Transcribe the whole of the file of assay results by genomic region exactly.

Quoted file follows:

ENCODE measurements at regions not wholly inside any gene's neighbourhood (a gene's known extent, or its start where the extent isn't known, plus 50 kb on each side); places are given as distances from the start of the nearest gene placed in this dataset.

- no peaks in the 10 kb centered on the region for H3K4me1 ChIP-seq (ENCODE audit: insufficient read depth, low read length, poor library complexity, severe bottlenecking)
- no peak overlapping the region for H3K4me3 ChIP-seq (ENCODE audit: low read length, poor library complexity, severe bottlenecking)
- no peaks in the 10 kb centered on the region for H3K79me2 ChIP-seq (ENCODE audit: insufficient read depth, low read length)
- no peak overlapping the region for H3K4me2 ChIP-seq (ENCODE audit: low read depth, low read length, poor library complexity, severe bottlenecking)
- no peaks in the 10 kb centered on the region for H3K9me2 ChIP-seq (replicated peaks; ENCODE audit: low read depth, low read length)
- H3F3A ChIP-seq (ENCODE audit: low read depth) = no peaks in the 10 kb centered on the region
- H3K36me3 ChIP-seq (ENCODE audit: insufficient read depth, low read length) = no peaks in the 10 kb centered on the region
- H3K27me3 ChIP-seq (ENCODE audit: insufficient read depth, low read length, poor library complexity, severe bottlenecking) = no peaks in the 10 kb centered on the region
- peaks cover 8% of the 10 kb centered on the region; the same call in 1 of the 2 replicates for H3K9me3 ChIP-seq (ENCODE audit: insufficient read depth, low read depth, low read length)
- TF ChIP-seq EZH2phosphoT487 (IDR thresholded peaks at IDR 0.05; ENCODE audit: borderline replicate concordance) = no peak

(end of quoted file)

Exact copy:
ENCODE measurements at regions not wholly inside any gene's neighbourhood (a gene's known extent, or its start where the extent isn't known, plus 50 kb on each side); places are given as distances from the start of the nearest gene placed in this dataset.

- no peaks in the 10 kb centered on the region for H3K4me1 ChIP-seq (ENCODE audit: insufficient read depth, low read length, poor library complexity, severe bottlenecking)
- no peak overlapping the region for H3K4me3 ChIP-seq (ENCODE audit: low read length, poor library complexity, severe bottlenecking)
- no peaks in the 10 kb centered on the region for H3K79me2 ChIP-seq (ENCODE audit: insufficient read depth, low read length)
- no peak overlapping the region for H3K4me2 ChIP-seq (ENCODE audit: low read depth, low read length, poor library complexity, severe bottlenecking)
- no peaks in the 10 kb centered on the region for H3K9me2 ChIP-seq (replicated peaks; ENCODE audit: low read depth, low read length)
- H3F3A ChIP-seq (ENCODE audit: low read depth) = no peaks in the 10 kb centered on the region
- H3K36me3 ChIP-seq (ENCODE audit: insufficient read depth, low read length) = no peaks in the 10 kb centered on the region
- H3K27me3 ChIP-seq (ENCODE audit: insufficient read depth, low read length, poor library complexity, severe bottlenecking) = no peaks in the 10 kb centered on the region
- peaks cover 8% of the 10 kb centered on the region; the same call in 1 of the 2 replicates for H3K9me3 ChIP-seq (ENCODE audit: insufficient read depth, low read depth, low read length)
- TF ChIP-seq EZH2phosphoT487 (IDR thresholded peaks at IDR 0.05; ENCODE audit: borderline replicate concordance) = no peak